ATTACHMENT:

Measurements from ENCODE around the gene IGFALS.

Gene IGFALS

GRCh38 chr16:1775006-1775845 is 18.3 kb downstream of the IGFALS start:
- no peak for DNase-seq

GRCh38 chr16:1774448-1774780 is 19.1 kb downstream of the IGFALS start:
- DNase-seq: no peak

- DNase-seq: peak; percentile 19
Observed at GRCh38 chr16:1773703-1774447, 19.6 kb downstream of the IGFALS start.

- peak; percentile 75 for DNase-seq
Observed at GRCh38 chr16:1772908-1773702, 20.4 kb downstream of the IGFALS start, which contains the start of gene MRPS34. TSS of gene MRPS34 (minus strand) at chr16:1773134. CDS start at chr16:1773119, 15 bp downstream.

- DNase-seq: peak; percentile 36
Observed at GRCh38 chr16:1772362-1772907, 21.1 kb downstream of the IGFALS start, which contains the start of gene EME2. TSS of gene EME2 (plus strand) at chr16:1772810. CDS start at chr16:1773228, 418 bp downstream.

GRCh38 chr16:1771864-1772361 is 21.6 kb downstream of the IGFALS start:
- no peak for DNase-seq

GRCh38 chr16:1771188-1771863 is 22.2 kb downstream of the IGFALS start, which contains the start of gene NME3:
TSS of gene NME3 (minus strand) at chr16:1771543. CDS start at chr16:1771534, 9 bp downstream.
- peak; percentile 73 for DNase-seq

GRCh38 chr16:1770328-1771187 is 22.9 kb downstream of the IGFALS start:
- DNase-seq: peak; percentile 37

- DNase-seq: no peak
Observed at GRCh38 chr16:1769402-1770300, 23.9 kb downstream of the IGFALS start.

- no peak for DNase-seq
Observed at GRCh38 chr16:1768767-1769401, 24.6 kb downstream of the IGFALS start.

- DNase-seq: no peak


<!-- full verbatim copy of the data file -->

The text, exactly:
Measurements from ENCODE around the gene IGFALS.

Gene IGFALS

GRCh38 chr16:1775006-1775845 is 18.3 kb downstream of the IGFALS start:
- no peak for DNase-seq

GRCh38 chr16:1774448-1774780 is 19.1 kb downstream of the IGFALS start:
- DNase-seq: no peak

- DNase-seq: peak; percentile 19
Observed at GRCh38 chr16:1773703-1774447, 19.6 kb downstream of the IGFALS start.

- peak; percentile 75 for DNase-seq
Observed at GRCh38 chr16:1772908-1773702, 20.4 kb downstream of the IGFALS start, which contains the start of gene MRPS34. TSS of gene MRPS34 (minus strand) at chr16:1773134. CDS start at chr16:1773119, 15 bp downstream.

- DNase-seq: peak; percentile 36
Observed at GRCh38 chr16:1772362-1772907, 21.1 kb downstream of the IGFALS start, which contains the start of gene EME2. TSS of gene EME2 (plus strand) at chr16:1772810. CDS start at chr16:1773228, 418 bp downstream.

GRCh38 chr16:1771864-1772361 is 21.6 kb downstream of the IGFALS start:
- no peak for DNase-seq

GRCh38 chr16:1771188-1771863 is 22.2 kb downstream of the IGFALS start, which contains the start of gene NME3:
TSS of gene NME3 (minus strand) at chr16:1771543. CDS start at chr16:1771534, 9 bp downstream.
- peak; percentile 73 for DNase-seq

GRCh38 chr16:1770328-1771187 is 22.9 kb downstream of the IGFALS start:
- DNase-seq: peak; percentile 37

- DNase-seq: no peak
Observed at GRCh38 chr16:1769402-1770300, 23.9 kb downstream of the IGFALS start.

- no peak for DNase-seq
Observed at GRCh38 chr16:1768767-1769401, 24.6 kb downstream of the IGFALS start.

- DNase-seq: no peak